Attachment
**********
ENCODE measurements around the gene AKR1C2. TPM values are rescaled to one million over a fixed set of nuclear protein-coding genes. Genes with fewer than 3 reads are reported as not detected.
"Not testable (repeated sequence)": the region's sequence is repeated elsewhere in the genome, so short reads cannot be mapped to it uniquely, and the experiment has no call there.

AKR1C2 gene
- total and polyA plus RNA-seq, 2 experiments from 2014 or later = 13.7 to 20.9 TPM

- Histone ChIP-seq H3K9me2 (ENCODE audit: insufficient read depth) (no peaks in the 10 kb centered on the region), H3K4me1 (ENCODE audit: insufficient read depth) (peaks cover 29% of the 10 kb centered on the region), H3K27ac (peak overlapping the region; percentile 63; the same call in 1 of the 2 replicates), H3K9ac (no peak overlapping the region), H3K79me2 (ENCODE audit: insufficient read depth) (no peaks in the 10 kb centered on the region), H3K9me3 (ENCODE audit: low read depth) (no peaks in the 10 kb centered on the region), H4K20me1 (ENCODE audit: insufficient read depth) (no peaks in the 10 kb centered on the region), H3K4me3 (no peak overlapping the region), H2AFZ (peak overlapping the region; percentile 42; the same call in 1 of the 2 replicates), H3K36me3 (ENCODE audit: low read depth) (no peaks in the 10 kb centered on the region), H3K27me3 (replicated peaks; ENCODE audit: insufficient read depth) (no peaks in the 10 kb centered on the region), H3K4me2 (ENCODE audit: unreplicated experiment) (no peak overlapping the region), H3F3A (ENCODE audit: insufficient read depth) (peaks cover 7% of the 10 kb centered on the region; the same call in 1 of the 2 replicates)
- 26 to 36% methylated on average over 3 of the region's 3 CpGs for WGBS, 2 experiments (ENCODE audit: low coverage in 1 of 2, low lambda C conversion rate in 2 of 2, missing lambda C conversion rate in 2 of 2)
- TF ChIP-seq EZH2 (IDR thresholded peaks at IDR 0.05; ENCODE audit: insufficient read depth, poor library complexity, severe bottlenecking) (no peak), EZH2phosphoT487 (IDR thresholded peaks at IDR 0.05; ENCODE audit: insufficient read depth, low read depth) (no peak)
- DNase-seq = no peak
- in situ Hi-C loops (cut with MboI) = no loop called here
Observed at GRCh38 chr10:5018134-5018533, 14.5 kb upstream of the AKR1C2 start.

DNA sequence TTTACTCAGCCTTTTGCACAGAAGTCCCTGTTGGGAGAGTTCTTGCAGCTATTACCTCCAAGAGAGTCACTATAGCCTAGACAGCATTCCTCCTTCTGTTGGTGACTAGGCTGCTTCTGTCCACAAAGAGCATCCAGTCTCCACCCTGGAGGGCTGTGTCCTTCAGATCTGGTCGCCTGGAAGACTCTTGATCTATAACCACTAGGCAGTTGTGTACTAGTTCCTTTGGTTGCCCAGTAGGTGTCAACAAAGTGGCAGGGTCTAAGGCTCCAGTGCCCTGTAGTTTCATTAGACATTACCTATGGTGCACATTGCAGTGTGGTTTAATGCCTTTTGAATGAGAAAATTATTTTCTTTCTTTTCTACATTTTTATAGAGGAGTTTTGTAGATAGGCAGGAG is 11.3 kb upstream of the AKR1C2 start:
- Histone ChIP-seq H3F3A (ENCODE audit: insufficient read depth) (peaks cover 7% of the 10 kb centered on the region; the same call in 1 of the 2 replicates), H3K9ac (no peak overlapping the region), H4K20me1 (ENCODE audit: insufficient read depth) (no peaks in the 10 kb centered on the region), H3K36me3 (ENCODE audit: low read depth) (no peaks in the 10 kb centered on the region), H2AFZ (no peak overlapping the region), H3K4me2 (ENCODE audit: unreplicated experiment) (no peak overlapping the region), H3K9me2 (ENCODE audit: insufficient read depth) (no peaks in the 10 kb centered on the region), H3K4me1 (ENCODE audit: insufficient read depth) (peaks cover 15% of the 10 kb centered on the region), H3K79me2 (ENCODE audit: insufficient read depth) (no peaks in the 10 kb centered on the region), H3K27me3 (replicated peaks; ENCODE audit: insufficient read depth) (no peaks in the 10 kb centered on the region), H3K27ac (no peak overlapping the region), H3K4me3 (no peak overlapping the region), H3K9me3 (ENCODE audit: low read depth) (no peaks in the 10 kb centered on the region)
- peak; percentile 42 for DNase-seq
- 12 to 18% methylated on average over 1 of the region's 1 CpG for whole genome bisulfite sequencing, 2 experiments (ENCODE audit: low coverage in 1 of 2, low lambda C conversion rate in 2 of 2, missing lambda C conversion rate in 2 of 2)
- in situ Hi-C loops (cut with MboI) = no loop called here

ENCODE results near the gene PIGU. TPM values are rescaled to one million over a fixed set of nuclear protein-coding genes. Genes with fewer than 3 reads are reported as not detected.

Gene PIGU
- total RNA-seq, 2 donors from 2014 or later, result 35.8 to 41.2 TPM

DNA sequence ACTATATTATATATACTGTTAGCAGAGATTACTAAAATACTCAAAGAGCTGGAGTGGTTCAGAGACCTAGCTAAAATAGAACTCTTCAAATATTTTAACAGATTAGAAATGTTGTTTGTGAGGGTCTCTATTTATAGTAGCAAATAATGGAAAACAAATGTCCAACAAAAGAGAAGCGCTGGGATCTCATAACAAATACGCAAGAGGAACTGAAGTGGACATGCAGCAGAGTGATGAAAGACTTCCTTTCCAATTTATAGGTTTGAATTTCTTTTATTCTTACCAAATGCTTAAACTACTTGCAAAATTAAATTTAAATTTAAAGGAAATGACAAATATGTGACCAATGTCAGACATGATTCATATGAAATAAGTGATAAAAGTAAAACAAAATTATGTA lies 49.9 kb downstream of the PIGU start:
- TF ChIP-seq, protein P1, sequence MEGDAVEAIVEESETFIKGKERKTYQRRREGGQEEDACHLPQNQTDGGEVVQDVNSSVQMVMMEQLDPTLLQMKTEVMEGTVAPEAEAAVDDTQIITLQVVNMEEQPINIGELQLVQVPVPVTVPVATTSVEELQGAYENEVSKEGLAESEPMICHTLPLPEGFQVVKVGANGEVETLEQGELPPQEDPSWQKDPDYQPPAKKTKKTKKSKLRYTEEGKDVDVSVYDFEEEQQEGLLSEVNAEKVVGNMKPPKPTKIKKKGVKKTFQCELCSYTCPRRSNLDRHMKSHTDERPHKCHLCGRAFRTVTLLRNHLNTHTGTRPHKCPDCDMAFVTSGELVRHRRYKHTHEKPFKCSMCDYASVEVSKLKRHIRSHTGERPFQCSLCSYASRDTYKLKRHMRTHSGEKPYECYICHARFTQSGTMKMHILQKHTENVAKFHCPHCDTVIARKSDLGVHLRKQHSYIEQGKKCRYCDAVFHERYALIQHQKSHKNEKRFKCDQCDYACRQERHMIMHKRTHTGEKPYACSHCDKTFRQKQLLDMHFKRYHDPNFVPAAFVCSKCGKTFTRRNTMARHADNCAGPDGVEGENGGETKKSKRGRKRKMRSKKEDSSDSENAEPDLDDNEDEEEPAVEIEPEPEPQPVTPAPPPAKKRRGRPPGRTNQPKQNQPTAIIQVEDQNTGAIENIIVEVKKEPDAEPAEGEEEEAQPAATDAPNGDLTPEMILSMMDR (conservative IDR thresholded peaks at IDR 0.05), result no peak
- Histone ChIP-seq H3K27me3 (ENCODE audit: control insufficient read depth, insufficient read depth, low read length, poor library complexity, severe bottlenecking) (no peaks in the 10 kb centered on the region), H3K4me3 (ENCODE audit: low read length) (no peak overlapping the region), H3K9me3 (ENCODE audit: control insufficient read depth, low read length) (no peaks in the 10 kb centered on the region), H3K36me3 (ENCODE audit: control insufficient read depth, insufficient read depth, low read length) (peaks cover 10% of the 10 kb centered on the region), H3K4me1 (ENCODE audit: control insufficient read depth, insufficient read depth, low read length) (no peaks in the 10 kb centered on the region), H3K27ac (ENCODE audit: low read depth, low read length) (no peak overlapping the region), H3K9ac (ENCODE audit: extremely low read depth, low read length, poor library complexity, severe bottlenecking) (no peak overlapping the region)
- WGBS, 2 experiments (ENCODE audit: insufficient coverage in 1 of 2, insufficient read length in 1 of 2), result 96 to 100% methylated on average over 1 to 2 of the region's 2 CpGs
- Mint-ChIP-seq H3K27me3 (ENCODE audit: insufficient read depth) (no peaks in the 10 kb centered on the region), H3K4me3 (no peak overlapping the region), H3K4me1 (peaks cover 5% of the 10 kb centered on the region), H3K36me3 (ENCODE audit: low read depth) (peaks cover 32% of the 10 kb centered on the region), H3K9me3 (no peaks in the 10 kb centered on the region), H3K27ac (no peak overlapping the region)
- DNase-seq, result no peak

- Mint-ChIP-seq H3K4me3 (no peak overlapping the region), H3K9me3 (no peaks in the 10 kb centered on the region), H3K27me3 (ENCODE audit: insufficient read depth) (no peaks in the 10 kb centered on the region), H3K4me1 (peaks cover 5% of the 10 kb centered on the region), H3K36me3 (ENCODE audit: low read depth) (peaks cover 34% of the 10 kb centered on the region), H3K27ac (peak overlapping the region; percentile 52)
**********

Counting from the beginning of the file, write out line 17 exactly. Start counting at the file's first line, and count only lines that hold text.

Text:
Gene PIGU